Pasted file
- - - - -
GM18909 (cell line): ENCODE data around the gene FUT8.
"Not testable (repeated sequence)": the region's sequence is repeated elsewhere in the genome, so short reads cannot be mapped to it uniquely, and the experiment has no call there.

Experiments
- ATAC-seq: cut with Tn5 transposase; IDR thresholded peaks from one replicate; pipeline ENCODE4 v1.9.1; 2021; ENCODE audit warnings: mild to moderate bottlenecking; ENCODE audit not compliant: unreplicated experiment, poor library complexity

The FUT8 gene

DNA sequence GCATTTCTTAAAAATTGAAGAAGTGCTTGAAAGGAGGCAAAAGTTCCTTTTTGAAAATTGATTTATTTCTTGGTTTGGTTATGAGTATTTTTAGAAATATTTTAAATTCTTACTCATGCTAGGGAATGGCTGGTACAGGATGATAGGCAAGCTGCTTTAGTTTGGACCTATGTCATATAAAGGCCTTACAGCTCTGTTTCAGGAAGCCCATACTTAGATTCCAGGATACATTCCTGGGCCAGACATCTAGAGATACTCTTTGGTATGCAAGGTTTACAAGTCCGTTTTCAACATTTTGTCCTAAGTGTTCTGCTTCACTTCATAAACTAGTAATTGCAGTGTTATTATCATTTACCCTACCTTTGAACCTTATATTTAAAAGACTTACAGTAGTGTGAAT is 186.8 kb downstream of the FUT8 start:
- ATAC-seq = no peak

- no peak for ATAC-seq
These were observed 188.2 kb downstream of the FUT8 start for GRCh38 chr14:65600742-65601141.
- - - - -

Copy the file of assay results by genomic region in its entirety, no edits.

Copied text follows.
GM18909 (cell line): ENCODE data around the gene FUT8.
"Not testable (repeated sequence)": the region's sequence is repeated elsewhere in the genome, so short reads cannot be mapped to it uniquely, and the experiment has no call there.

Experiments
- ATAC-seq: cut with Tn5 transposase; IDR thresholded peaks from one replicate; pipeline ENCODE4 v1.9.1; 2021; ENCODE audit warnings: mild to moderate bottlenecking; ENCODE audit not compliant: unreplicated experiment, poor library complexity

The FUT8 gene

DNA sequence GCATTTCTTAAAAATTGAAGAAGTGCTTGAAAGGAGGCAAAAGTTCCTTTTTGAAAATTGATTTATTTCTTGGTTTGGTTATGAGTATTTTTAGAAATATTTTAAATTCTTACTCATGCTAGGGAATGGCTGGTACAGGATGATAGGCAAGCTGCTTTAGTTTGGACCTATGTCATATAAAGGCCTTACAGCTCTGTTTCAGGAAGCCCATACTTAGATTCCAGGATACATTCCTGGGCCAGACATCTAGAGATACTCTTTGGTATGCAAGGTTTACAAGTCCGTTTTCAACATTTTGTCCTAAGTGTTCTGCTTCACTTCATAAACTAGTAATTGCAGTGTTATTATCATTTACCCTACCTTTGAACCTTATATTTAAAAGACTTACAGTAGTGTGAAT is 186.8 kb downstream of the FUT8 start:
- ATAC-seq = no peak

- no peak for ATAC-seq
These were observed 188.2 kb downstream of the FUT8 start for GRCh38 chr14:65600742-65601141.